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Changing One Redskins Offseason Move? Which One?

If the Redskins could go back to the offseason and change one move (or one non-move), which move would it be?

NFL: San Francisco 49ers at Washington Redskins Geoff Burke-USA TODAY Sports

Every week this season, each NFL team site on the SB Nation network is reviewing the offseason decisions made—or not made. The question is: “Now that the season has begun to play out, what would your team do today if they could go back and change one move they made in the offseason? Would it instead be a move or addition they didn't make?

Ahhhhhhhh...a Redskins fan’s favorite game: jumping in a time machine and changing the past. Of all the questions/topics that occur with quasi-regularity in the world of sports talk, this is one I find that gets the most consistent answers from Redskins fans. If you ask a Redskins fan if he/she could go back in time and change one team-related event from the past you’ll get one of these two answers:

“I would make sure Dan Snyder never bought the team.”


“I would make sure Sean Taylor and his family were not in that house on that tragic night.”

I would estimate that—at minimum—90% of responses to this question in my time covering this team have been from that short list.

Today’s question is a bit more specific, as it relates to a mere handful of months ago. Most Redskins fans look at the manner in which this season is going down, and are somewhat pleased with the offseason preparations that got us here. For anyone that would answer, “Keep Pierre Garcon,” that simply isn’t/wasn’t an option. In addition to the very hard-to-match contract structure that San Francisco gave Pierre, the Redskins were forced to spend money on defense this offseason. Despite being a receiver that I think would be KILLING it for the Redskins this season, Garcon simply wasn’t coming back.

For a team coming off its first back-to-back winning seasons in about 20 years (yes, I’m still trotting that stat out), the offseason in Washington was surprisingly rocky (you know...the Offseason On the Brink). I mean, right away, the whole Scot “McLovin” McCloughan debacle comes to mind. I’ll tell you, as much as I hate the fact McLovin is gone, I don’t think that changing the decision to let him go would be as clean as it sounds. I am not the president, or even a member, of the Bruce Allen Fan Club, but if people can’t get along, change needs to occur. I don’t think forcing Bruce and McLovin into cohabitation would be good for the team—and Dan Snyder is nowhere near getting rid of Allen.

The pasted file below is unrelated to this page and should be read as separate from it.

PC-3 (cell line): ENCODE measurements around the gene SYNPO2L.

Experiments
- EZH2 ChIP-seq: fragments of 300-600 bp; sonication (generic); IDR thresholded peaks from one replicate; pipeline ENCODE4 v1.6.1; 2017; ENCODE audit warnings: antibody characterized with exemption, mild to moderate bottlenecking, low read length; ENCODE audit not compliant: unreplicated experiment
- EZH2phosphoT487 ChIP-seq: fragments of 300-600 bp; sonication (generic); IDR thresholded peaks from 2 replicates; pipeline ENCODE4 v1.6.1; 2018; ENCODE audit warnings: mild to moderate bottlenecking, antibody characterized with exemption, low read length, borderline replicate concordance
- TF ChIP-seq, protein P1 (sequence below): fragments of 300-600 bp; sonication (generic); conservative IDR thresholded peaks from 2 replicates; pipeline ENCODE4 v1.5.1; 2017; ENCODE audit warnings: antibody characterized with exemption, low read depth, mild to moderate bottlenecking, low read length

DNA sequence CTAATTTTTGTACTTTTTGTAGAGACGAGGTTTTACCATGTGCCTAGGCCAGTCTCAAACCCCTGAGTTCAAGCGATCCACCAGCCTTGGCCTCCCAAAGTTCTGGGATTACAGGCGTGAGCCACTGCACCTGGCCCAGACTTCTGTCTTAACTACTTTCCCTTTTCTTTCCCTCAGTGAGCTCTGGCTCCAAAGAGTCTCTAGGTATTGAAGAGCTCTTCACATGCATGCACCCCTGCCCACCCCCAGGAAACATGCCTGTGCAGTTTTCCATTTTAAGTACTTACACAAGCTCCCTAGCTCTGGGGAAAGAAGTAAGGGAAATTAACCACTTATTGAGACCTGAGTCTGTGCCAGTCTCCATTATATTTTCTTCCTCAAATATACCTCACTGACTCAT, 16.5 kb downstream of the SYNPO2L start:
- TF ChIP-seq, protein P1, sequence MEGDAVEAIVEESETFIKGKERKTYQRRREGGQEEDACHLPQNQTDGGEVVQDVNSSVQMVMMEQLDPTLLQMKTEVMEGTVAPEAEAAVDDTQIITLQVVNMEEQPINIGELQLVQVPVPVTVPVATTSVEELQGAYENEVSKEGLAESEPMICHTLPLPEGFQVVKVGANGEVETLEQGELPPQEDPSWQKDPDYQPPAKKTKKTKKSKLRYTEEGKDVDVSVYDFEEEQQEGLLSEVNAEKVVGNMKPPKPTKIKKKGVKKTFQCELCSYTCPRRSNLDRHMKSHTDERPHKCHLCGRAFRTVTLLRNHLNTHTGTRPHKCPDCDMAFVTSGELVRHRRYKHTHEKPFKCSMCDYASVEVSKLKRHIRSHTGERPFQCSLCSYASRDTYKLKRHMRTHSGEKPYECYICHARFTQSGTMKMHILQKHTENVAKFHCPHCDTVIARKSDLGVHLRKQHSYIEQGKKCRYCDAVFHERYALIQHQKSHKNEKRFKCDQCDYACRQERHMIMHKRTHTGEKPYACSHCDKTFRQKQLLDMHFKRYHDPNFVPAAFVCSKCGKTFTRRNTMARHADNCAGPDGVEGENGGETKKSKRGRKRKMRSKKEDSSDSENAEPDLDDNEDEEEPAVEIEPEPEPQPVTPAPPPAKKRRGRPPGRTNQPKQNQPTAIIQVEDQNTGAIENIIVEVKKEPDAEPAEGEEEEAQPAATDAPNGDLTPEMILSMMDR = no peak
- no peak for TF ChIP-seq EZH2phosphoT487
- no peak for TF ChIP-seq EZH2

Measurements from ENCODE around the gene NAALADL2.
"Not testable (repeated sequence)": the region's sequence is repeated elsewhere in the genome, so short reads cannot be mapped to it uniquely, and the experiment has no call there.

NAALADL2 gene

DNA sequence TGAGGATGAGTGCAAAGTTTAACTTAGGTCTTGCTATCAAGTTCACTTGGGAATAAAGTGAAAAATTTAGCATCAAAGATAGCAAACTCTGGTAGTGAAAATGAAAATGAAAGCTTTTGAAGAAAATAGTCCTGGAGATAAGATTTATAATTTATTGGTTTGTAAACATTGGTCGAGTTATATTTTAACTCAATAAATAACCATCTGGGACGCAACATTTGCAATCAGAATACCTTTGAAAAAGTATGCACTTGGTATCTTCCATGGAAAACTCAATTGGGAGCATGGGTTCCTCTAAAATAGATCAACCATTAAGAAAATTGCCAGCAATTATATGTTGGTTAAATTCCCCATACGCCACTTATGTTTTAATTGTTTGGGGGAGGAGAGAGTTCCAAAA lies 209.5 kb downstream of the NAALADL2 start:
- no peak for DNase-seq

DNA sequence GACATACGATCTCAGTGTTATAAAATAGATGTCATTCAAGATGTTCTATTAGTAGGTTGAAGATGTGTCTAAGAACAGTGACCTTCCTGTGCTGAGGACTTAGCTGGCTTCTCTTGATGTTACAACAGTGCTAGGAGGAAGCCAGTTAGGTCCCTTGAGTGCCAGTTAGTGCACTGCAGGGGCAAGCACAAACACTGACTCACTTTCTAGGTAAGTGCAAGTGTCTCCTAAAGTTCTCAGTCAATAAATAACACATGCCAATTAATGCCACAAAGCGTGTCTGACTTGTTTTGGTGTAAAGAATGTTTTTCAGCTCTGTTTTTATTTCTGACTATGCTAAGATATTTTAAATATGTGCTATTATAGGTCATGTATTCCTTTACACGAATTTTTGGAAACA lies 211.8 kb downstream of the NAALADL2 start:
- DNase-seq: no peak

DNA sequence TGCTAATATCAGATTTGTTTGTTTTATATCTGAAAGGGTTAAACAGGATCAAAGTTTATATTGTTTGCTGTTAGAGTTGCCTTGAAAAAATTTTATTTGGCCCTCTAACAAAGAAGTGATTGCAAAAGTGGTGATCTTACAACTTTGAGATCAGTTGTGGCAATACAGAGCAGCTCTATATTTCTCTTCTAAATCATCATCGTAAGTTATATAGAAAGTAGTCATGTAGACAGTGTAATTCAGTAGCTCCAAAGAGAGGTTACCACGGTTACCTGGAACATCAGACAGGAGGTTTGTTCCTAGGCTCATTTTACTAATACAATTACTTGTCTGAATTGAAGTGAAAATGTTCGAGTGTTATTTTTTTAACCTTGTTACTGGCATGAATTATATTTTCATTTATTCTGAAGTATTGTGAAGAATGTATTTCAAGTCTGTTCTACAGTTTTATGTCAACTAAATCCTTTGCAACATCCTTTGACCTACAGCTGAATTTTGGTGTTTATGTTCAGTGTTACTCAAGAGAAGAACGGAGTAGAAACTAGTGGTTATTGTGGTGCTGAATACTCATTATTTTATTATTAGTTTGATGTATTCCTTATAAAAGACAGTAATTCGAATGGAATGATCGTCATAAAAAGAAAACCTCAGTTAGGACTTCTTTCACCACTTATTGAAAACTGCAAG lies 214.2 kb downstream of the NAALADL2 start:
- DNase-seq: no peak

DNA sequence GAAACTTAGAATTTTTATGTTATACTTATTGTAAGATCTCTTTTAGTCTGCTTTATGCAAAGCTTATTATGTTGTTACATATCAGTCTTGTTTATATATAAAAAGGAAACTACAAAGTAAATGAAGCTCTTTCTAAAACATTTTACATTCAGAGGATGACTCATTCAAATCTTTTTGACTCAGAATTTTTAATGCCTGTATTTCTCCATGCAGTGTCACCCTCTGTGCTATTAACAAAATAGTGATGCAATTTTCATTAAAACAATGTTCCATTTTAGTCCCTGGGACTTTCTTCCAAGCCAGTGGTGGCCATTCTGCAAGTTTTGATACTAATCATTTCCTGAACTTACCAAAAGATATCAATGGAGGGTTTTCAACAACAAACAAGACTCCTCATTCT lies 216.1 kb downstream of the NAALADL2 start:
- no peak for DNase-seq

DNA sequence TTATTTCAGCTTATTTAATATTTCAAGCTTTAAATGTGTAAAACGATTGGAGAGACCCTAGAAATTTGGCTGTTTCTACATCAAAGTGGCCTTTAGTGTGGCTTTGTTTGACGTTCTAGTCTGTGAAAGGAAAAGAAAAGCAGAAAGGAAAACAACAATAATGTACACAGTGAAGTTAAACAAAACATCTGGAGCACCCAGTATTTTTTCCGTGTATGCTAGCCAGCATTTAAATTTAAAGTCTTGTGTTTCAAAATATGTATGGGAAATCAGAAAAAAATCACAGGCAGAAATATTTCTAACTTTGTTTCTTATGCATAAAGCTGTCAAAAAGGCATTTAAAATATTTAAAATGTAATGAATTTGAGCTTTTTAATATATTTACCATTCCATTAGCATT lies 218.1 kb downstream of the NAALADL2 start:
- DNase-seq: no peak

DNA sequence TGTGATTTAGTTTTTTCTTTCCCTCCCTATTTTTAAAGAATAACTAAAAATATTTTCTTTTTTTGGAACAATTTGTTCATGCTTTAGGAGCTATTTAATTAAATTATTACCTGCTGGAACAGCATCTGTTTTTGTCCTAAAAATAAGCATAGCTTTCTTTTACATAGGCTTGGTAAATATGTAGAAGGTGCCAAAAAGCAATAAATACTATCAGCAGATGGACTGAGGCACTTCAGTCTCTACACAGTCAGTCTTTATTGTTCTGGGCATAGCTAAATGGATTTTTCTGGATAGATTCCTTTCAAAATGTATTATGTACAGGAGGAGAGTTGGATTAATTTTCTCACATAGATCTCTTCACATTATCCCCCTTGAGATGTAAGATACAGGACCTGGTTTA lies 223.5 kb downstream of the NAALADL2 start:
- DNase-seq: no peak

We can quibble over free agent pickups. Terrelle Pryor is not blowing anyone’s skirts up, but he has time still this season to earn his money, and it’s only a one-year deal anyway. The Irish Twins (Stacy McGee and Terrell McClain) haven’t taken the world by storm, but they are getting minutes and with Jonathan Allen out, we will see a lot more of them.

To me, if I could go back in time to the offseason, the one change I would make is pretty simple: I would have stroked the check necessary to lock Kirk Cousins up for years to come. Let’s set aside—for a moment—what we know about how Kirk has played this season. (He hasn’t been Joe Montana, but he has produced, and quite frankly, he has proven he is a top-flight starter in this league.)

Driving my decision to lock Kirk up would be these two simple facts:

  1. He’s the guy. This is the Jay and Kirk show. We have the trigger man that fits this offense perfectly, and it is becoming somewhat apparent that the pieces around Kirk (on offense) can change without a significant drop-off in production.

Every time another quarterback signs a contract or extension, Kirk’s price goes up. This is not speculation. This is not my opinion. You don’t have to be a capologist or Adam Schefter to know this. The whole world knows which quarterbacks are coming up for extensions or coming up on free agency. I screamed this point out loud in 2015 when the Redskins likely could have locked up Kirk for $18 million a season. It is an organization’s prerogative to make players play for contracts, but when they do play for and earn the big money, you have to give it to them. As I said at the time this past offseason, $24 million is a fair price for Kirk Cousins this year. The Redskins aren’t getting ripped off. Still, avoiding the debacle that is sure to ensure next February when we are once again dealing with Kirk’s contract has value. Getting a deal with Cousins done ahead of some of the other mega-deals that have been signed, as well as the ones that are coming down the pike, DEFINITELY has value.

It’s worth noting that despite the ridiculous drama that the Redskins managed to manufacture this offseason, they really did some great roster work. It isn’t as easy as second-guessing the signing of a guy like Albert Haynesworth, or the decision to make Adam Archuleta the highest-paid safety...ever. It’s not as obvious as retracting the decision to jettison Stephen Davis, or the million times that Vinny Cerrato should have been fired.

I would have gotten the long-term deal done, but hairs are being split here, because technically, the team DID get a deal done. The problem is that it sets up the team to make a far more costly deal with Kirk than it needed to be...but one I would still do if I were the Redskins.